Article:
A string of successful black and white nudie cutie movies followed eventually leading to a movie that would become one of the biggest cult films of all time, Faster Pussycat Kill, Kill. Three strippers (Tura Satana, Lori Williams & Haji) seeking thrills encounter a young couple in the desert. After dispatching the boyfriend, they take the girl hostage and begin scheming on a crippled old man living with his two sons in the desert, reputedly hiding a tidy sum of cash. They become houseguests of the old man and try and seduce the sons in an attempt to locate the money, not realizing that the old man has a few sinister intentions of his own.
Pussycat was unrelenting, sublime and had a tone that was serious as death. Critics of the time hated the movie and it was a financial failure that nearly destroyed Meyer's production company. Exhibitors were uncomfortable with the lesbian overtones and black and white pictures, even low budget ones were on the way out.
Click here to watch the trailer:
Meyer's next big hit was 1968's Vixen starring Erica Gavin. Erica Gavin stars as Vixen a Canadian mountain resort owner living with her naive pilot husband. While he's away flying in tourists, she gets it on with practically everybody including a husband and his wife, and even her biker brother. She is openly racist, and she makes it clear that she won't do the wild thing with her brother's biker friend, who is black.
Click here to watch the preview for Vixen:
Inspired by the sexually explicit movies being imported from Europe at the time Vixen is explicit but not hardcore, you wouldn't find a Meyer girl spreading her legs. Vixen was such a liberated girl you could almost hear the outrage of a million conservative and religious organizations. Meyer claimed he had endured 23 prosecutions in one year defending Vixen with a cost of over $250,000. Meyer even faced persicution from the infamous conservative figurehead Charles Keating. Keating claimed Vixen was obscene, and by way of an Ohio nuisance law demanded an injunction to prevent the picture from being shown in Ohio. After a long court battle Keating won his injuction and it is still illeagal to this day to show Vixen in Cincinnati.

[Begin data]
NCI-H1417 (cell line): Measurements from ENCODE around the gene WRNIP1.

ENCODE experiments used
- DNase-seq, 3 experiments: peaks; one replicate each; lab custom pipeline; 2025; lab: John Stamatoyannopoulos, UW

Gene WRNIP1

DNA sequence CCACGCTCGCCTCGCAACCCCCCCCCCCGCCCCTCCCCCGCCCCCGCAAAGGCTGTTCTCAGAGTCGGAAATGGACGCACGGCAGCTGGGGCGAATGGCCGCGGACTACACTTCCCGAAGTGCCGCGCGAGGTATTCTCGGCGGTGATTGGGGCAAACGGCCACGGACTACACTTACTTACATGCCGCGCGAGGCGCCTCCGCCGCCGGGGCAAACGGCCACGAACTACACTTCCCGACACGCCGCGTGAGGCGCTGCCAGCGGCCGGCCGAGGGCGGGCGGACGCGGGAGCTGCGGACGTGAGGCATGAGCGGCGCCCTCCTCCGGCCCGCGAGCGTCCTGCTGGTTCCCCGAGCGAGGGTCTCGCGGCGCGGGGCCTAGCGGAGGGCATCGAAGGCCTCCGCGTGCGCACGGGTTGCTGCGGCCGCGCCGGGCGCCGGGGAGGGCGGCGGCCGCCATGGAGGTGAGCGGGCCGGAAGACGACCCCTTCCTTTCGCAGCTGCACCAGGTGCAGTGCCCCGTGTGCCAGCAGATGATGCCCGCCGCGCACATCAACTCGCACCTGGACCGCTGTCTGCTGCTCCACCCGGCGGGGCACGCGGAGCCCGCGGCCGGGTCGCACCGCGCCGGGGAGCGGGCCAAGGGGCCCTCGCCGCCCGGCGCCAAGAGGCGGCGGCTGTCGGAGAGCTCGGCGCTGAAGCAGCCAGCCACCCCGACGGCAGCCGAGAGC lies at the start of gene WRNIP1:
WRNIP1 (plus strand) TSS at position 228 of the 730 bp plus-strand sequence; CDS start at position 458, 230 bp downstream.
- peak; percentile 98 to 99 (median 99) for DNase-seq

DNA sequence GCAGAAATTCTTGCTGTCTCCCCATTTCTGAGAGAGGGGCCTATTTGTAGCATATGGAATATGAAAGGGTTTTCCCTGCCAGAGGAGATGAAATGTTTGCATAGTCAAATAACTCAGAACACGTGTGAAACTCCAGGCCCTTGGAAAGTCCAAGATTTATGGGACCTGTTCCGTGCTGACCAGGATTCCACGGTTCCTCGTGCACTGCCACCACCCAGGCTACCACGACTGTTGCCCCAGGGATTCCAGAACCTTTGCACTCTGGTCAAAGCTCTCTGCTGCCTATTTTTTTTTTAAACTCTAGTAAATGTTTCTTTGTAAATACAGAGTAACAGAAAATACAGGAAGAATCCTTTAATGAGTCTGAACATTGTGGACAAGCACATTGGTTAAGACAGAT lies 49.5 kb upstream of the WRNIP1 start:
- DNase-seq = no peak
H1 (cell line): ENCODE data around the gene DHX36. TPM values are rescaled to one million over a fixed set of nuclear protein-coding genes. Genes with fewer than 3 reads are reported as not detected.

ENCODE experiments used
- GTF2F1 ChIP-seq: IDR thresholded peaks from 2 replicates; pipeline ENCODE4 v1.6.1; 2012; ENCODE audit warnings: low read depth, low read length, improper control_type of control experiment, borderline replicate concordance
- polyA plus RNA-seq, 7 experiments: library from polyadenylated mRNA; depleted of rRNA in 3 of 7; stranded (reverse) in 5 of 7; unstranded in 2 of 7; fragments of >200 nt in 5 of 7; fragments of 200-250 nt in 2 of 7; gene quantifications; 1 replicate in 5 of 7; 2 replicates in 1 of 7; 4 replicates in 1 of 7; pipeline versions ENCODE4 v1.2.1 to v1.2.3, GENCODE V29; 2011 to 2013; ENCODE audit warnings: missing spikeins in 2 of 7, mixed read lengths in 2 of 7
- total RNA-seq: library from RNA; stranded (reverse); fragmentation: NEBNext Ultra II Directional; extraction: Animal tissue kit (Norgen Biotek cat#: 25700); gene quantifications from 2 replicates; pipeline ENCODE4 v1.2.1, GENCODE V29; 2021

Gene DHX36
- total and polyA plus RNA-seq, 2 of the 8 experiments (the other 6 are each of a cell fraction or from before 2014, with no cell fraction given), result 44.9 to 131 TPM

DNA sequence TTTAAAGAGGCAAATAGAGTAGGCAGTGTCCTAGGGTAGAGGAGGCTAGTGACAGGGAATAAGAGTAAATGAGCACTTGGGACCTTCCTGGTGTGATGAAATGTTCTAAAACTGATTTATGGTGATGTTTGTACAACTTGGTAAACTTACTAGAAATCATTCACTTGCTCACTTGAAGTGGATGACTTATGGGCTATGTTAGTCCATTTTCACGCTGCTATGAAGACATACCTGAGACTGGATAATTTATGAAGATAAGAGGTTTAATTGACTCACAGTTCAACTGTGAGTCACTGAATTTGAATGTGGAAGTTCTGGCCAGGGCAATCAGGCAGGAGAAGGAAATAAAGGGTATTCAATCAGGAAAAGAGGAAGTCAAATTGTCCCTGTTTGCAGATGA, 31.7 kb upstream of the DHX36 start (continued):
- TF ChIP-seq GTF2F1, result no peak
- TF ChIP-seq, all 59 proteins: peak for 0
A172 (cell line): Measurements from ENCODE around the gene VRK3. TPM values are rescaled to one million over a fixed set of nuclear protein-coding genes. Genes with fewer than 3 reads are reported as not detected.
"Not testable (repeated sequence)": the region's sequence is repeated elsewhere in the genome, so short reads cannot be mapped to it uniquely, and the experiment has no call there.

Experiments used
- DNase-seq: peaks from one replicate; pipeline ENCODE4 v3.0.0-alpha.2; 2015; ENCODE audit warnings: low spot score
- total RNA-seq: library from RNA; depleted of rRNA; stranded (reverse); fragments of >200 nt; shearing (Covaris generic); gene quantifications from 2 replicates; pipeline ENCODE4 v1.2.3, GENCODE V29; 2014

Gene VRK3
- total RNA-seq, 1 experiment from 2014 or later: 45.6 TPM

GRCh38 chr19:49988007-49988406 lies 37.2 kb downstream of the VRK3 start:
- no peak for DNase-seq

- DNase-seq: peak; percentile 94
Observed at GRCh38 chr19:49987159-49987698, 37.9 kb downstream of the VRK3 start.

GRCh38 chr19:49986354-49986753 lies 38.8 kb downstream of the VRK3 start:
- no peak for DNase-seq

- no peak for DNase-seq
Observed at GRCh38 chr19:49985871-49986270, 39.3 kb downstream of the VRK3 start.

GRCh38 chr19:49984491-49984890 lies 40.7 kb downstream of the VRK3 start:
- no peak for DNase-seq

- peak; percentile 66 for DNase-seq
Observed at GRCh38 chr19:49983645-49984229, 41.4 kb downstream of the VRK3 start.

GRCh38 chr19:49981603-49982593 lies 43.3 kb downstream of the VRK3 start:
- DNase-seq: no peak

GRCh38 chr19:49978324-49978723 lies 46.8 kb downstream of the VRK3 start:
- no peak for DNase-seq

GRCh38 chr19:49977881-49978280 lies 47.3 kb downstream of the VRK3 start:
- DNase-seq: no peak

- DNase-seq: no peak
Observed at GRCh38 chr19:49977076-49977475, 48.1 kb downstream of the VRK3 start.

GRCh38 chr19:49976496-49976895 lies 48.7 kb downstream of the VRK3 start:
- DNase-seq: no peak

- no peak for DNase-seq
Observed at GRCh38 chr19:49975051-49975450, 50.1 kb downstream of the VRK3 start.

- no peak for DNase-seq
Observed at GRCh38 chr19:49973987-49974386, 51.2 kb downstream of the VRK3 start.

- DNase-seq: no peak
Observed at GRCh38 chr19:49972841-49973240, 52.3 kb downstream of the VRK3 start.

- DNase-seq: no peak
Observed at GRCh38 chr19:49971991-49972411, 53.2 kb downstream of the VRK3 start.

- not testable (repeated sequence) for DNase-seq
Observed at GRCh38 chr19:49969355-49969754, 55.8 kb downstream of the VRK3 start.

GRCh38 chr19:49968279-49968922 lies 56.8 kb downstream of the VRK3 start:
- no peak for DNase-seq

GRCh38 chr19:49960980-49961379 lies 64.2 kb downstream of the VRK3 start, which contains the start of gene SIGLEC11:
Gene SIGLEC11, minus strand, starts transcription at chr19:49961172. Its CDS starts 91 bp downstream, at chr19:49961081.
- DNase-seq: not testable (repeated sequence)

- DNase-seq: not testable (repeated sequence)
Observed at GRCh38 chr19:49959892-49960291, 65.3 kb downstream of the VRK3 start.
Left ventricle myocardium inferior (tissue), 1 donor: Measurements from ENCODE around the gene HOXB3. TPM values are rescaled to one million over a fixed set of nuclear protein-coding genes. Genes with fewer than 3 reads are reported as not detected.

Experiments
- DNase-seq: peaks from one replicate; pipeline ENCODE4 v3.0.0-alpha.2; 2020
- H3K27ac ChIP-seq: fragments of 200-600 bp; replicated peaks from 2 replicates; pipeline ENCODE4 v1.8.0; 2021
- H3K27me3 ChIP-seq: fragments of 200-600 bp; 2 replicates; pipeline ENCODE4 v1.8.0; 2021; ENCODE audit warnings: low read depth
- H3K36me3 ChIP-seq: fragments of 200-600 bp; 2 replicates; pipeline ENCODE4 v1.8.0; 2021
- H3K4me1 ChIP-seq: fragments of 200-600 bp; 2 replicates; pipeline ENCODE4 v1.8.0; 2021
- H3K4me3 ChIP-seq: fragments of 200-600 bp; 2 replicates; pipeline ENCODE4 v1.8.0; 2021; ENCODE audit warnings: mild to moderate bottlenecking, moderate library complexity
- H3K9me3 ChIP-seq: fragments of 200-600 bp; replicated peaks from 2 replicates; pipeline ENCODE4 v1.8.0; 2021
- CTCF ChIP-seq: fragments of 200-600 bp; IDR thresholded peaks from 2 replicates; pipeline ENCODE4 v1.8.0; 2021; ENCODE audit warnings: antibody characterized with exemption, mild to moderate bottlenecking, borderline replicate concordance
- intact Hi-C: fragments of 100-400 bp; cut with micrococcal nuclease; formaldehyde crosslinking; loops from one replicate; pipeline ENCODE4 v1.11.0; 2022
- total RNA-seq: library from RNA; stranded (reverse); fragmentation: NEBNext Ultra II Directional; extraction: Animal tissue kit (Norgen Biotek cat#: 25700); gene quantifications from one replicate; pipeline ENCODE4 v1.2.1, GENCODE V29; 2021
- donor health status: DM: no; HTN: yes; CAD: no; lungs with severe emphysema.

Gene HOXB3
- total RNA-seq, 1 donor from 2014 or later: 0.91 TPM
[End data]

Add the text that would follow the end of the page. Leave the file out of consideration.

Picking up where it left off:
There is a happy epilogue to the Vixen story not only was Vixen a box office smash earning over 26 million but Keating got his spiritual comupence. In the years after the Vixen case Keating would go on to become a very rich and powerful man in the banking industry, it all went to hell however in 1993 when Keating was convicted of fraud in the Lincoln Savings and Loan scandal. Countless people lost their life savings and Keating was sentenced to 151 months in jail.
Click here to watch a steamy scene from Vixen:
After seeing the incredible success of Vixen and Meyer's next film Cherry, Harry and Raquel; 20th Century Fox approached Meyer to make a sequel to one of their biggest movies Valley of the Dolls. Beyond the Valley of the Dolls was intended to be Meyer's indictment of the love generation; an all-girl rock band goes to Hollywood to make it big. There they find success, but luckily for us, they sink into a cesspool of decadence. This film has a sleeping woman performing oral sex to a gun barrel. It has women posing as men. It has lesbian sex scenes. It was also written by a fellow lover a big busted women Roger Ebert, who had become friends with Russ Meyer after writing favorable reviews of several of his films.
Budgeted at a modest $900,000, the film grossed ten times the amount in the US market, qualifying it as a hit for the beleaguered 20th Century-Fox. Though tame by modern standards, Dolls was slapped with an "X" rating, and there was much negative publicity generated by the fact a major studio had allowed the "pornographer", Russ Meyer (labeled "King Leer" by the mainstream press at the time) make a Hollywood film for it's studio. Grace Kelly, who was a member of the board of directors of Fox, was outraged and lobbied to have the studio's contract with Myers terminated. After his next Fox film, The Seven Minutes flopped at the box office (possibly due to its lack of nudity and titillation), the studio terminated its relationship with Myer. He never made another film for a studio.
Click here to watch a preview for Beyond the Valley of the Dolls:
After 1973's Blacksnake Meyer returned to his sex-and-violence roots with 1975's Supervixens; Clint Ramsey (Charles Pitts) has to leave his job working at Martin Bormann's gas station and flee after his wife (Shari Eubank) is murdered by psycho cop Harry Sledge (Charles Napier), who tries to pin the murder on Clint. Crossing America, Clint gets sexually harassed on all sides by various voluptuous nymphomaniacs, and it all ends in a literally explosive climax.
1976's Up! Kicking off with the murder of one Adolf Schwartz (who bears a striking resemblance to another famous Adolf) by placing a ravenous piranha fish in his bathtub. Who did it? No-one knows or cares, as they're too busy being distracted by busty Margo Winchester (Raven De La Croix), who hitch-hikes into# town and gets involved with all the local men. It all ends with a series of complicated plot twists that reveal that just about everyone is really someone else. And if it gets too confusing, Russ Meyer helpfully arranges for a one- woman nude Greek chorus (Kitten Natividad) to pop up at intervals to explain what's going on.